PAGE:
The sea was wet as wet could be,
The sands were dry as dry.
You could not see a cloud, because
No cloud was in the sky:
No birds were flying overhead--
There were no birds to fly.

The Walrus and the Carpenter
Were walking close at hand;
They wept like anything to see
Such quantities of sand:
"If this were only cleared away,"
They said, "it would be grand!"

"If seven maids with seven mops
Swept it for half a year.
Do you suppose," the Walrus said,
"That they could get it clear?"
"I doubt it," said the Carpenter,
And shed a bitter tear.

"O Oysters, come and walk with us!"
The Walrus did beseech.
"A pleasant walk, a pleasant talk,
Along the briny beach:
We cannot do with more than four,
To give a hand to each."

The eldest Oyster looked at him,
But never a word he said:
The eldest Oyster winked his eye,
And shook his heavy head--
Meaning to say he did not choose
To leave the oyster-bed.

But four young Oysters hurried up,
All eager for the treat:
Their coats were brushed, their faces washed,
Their shoes were clean and neat--
And this was odd, because, you know,
They hadn't any feet.

Four other Oysters followed them,
And yet another four;
And thick and fast they came at last,
And more, and more, and more--
All hopping through the frothy waves,
And scrambling to the shore.

The Walrus and the Carpenter
Walked on a mile or so,
And then they rested on a rock
Conveniently low:
And all the little Oysters stood
And waited in a row.

"The time has come," the Walrus said,
"To talk of many things:
Of shoes--and ships--and sealing-wax--
Of cabbages--and kings--
And why the sea is boiling hot--
And whether pigs have wings."

"But wait a bit," the Oysters cried,
"Before we have our chat;
For some of us are out of breath,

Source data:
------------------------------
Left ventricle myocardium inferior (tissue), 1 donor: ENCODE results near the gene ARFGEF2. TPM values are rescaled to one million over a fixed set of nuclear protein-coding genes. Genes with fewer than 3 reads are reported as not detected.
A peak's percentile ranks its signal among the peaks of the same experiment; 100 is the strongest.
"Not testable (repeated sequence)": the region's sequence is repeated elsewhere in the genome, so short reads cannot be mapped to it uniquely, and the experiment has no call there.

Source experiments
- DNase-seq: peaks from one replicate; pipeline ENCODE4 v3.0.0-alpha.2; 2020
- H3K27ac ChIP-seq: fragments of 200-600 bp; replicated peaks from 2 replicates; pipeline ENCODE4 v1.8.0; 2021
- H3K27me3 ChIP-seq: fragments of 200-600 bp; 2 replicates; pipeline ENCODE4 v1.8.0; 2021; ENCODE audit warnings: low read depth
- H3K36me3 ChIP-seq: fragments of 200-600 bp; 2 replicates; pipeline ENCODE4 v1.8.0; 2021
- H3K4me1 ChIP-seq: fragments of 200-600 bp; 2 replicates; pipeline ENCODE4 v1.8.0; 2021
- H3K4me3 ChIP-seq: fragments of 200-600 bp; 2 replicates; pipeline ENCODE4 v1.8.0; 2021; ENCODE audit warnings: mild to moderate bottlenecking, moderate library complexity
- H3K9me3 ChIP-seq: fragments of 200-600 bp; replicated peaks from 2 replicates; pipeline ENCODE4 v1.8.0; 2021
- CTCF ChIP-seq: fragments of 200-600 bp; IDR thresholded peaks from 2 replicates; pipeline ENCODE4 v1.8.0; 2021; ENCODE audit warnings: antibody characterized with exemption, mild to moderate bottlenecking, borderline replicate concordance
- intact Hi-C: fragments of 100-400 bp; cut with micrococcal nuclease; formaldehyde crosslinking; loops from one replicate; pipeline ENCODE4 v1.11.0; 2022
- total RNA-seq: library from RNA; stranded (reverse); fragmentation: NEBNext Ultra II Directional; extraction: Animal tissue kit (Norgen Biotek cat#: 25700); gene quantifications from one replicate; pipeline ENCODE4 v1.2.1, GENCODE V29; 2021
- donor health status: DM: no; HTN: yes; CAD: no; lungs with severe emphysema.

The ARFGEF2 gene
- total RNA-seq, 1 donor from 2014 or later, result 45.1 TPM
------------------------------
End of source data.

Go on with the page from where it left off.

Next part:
And all of us are fat!"
"No hurry!" said the Carpenter.
They thanked him much for that.

"A loaf of bread," the Walrus said,
"Is what we chiefly need:
Pepper and vinegar besides
Are very good indeed--
Now if you're ready, Oysters dear,
We can begin to feed."

"But not on us!" the Oysters cried,
Turning a little blue.
"After such kindness, that would be
A dismal thing to do!"
"The night is fine," the Walrus said.
"Do you admire the view?

"It was so kind of you to come!
And you are very nice!"
The Carpenter said nothing but
"Cut us another slice:
I wish you were not quite so deaf--
I've had to ask you twice!"

"It seems a shame," the Walrus said,
"To play them such a trick,
After we've brought them out so far,
And made them trot so quick!"
The Carpenter said nothing but
"The butter's spread too thick!"

"I weep for you," the Walrus said:
"I deeply sympathize."
With sobs and tears he sorted out
Those of the largest size,
Holding his pocket-handkerchief
Before his streaming eyes.

"O Oysters," said the Carpenter,
"You've had a pleasant run!
Shall we be trotting home again?'
But answer came there none--
And this was scarcely odd, because
They'd eaten every one.
From Through the Looking-Glass, published in December 1871.


The Walrus and the Carpenter, 1951 Disney Version